CiteWeb id: 20150000101

CiteWeb score: 1437

DOI: 10.1086/226792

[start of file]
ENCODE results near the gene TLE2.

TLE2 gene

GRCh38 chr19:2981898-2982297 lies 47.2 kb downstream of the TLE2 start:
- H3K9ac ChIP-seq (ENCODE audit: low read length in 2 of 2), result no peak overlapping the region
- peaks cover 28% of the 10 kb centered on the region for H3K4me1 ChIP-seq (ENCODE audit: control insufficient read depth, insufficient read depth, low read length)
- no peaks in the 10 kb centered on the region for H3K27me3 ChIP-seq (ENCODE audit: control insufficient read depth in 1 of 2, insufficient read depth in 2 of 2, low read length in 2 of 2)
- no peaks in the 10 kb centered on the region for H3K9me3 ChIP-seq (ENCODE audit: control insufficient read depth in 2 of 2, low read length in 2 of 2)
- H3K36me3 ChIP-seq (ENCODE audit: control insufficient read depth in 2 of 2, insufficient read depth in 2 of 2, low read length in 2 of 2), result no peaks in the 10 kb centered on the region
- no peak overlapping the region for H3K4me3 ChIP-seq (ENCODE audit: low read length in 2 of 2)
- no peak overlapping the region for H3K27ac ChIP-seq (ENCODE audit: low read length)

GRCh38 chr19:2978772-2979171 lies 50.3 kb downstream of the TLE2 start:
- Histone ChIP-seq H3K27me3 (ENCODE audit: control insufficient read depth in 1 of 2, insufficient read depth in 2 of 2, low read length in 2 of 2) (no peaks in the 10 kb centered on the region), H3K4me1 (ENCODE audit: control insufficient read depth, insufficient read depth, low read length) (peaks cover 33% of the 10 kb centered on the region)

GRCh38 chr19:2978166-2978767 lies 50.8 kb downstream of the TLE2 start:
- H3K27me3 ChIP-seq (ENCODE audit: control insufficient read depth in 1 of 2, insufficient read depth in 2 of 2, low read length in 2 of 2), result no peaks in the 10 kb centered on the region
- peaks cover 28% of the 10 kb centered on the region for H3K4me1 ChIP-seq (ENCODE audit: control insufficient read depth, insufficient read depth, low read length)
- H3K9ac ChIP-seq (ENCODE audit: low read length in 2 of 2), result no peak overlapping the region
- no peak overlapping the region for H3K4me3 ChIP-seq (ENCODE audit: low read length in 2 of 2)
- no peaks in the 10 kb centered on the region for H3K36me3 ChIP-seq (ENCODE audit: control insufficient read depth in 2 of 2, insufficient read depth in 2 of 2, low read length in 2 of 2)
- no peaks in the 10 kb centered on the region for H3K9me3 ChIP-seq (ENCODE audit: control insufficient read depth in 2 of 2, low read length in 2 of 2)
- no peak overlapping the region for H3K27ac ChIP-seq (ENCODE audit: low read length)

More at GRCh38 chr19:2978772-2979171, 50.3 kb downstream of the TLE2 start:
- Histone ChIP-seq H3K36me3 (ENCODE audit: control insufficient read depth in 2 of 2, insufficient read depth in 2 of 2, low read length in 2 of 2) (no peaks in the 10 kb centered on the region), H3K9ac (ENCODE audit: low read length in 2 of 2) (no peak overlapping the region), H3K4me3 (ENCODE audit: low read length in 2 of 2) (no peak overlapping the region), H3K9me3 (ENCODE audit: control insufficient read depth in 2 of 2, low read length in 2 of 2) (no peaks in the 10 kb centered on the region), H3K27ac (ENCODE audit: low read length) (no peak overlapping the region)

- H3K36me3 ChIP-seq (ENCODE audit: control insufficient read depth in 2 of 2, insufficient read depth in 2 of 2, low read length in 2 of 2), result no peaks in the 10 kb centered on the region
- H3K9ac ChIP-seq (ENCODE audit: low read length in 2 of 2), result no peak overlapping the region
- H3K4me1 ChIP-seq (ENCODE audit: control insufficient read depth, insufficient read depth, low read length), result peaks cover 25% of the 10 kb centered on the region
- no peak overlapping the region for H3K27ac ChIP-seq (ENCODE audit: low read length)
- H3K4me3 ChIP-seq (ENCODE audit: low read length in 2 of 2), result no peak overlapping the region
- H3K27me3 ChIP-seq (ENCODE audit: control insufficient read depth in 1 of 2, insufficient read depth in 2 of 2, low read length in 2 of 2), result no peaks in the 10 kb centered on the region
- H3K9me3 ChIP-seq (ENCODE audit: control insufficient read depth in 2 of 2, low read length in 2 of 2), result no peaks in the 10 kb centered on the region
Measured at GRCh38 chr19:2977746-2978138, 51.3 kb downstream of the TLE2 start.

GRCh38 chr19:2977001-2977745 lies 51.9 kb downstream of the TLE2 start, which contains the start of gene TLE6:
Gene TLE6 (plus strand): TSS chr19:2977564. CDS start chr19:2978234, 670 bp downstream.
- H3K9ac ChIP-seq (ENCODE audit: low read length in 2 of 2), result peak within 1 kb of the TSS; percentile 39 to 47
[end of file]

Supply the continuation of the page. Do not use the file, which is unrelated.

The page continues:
Longitudinal sociometric data on adolescent friendship pairs, friends-to-be, and former friends are examined to assess levels of homophily on four attributes (frequency of current marijuana, use, level of educational aspirations, political orientation, and participation in minor delinquency) at various stages of friendship formation and dissolution. In addition, estimates are developed of the extent to which observed homophily in friendship dyads results from a process of selection (assortative pairing), in which similarity precedes association and the extent to which it results from a process of socialization in which association leads to similarity. The implications of the results for interpreting estimates of peer influence derived from cross-sectional data are discussed.